By Joanne Greco Rochman
Okay, so Michelangelo was commissioned to paint the ceiling of the Sistine Chapel, but that was some 500 years ago. Today, artist Sharon Leichsenring, named the number one decorative painter in the United States in 2008, thinks nothing of climbing on scaffolding and painting ceilings and cherubs – despite her fear of heights and has climbed 35 feet high to accomplish a commissioned work over a staircase. “Nothing will stop me from getting a job done,” she said from her Leichsenring Studios in Trumbull, CT.
Celebrating the art of fine decorative painting, this artist has a reputation for her outstanding murals, trompe l’oeil and faux finishing. Many a person has walked into a wall she painted resembling an entrance to an intriguing room, enchanting garden, or inviting wine cellar. Many a person has reached up to touch a puffy white cloud in a Leichsenring sky, or gaze up at a cherub peeking through the heavens. The sky is definitely not the limit for this CT artist who paints everything from floors to ceilings and everything in between.
“One of my favorite things to do when I paint a faux shelf on a wall is to paint keys and eye glasses on that shelf. I can’t tell you how many times I’ve heard people say that they’ve reached for those keys and glasses a hundred times thinking that their search is over. Those are the things most of us misplace and are always looking for,” said the artist with a laugh. Her work can also trick you into thinking that you’re going to step inside an elevator cab or have you bend down to pick a leaf off the ground. Her work is that realistic.
Of course, Leichsenring does more than just paint pretty pictures on walls. She creates a complete illusion and maintains that the success of her work is due to capturing the perfect emotional response of a client. “My work is affordable and enjoyed in homes by everyday people who just love art,” said the artist whose work is featured in many Connecticut homes. Her recent commission to paint a media room in art deco style turned out to be a favorite project though she has many favorites.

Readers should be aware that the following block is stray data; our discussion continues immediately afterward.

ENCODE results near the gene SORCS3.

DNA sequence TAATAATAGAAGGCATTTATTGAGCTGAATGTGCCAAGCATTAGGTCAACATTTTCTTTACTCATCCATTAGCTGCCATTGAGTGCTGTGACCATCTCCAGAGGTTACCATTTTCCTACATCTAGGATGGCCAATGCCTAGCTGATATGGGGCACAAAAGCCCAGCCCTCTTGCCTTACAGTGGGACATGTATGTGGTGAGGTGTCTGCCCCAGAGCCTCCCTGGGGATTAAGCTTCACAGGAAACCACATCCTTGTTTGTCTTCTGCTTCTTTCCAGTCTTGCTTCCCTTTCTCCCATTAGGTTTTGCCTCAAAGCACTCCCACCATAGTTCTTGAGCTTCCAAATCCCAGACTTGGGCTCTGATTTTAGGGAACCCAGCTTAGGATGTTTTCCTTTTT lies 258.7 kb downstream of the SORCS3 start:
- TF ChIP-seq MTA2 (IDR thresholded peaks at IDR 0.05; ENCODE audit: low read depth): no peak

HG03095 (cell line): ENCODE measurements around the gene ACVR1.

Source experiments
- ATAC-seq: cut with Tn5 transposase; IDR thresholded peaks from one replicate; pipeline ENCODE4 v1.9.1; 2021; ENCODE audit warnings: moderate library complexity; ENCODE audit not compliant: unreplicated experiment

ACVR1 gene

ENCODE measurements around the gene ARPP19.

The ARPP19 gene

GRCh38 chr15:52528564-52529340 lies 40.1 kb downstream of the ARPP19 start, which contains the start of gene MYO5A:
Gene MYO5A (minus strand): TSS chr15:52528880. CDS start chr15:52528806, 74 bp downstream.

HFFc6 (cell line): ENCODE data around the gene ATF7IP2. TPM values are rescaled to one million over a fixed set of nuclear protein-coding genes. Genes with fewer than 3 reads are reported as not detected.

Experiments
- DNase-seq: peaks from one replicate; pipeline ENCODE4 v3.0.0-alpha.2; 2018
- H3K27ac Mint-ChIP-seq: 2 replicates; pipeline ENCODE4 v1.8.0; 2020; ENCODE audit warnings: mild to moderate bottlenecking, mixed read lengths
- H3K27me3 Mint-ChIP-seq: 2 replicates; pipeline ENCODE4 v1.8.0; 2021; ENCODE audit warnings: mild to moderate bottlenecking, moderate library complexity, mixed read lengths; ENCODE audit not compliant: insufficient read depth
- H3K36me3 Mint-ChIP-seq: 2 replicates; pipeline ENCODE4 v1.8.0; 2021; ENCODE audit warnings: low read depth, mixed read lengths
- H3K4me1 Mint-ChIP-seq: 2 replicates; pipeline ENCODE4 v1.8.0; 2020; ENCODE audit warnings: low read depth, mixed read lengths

What most people don’t know about this fine artist is that she loves researching the history of her subject matter. One mural that was painted in a remodeled home that was probably a ticket booth to an auto race track in the late 1800s brought Leichsenring to a town historian and zoning board for details. “I was thrilled to learn that it was the first auto race track in the state,” she said adding that it then became a train station and years later it became a launching site for hot air balloons. “
How amazing is Sharon Leichsenring’s work? Do take a peek at her website and see for yourself, why the sky is not the limit for this talented artist.
Joanne Greco Rochman is the arts editor of “The Fairfield County Review,” a columnist, critic, feature story writer and English professor. Her work has appeared in “The New York Times,” “The Republican-American” and Hersam-Acorn Publications.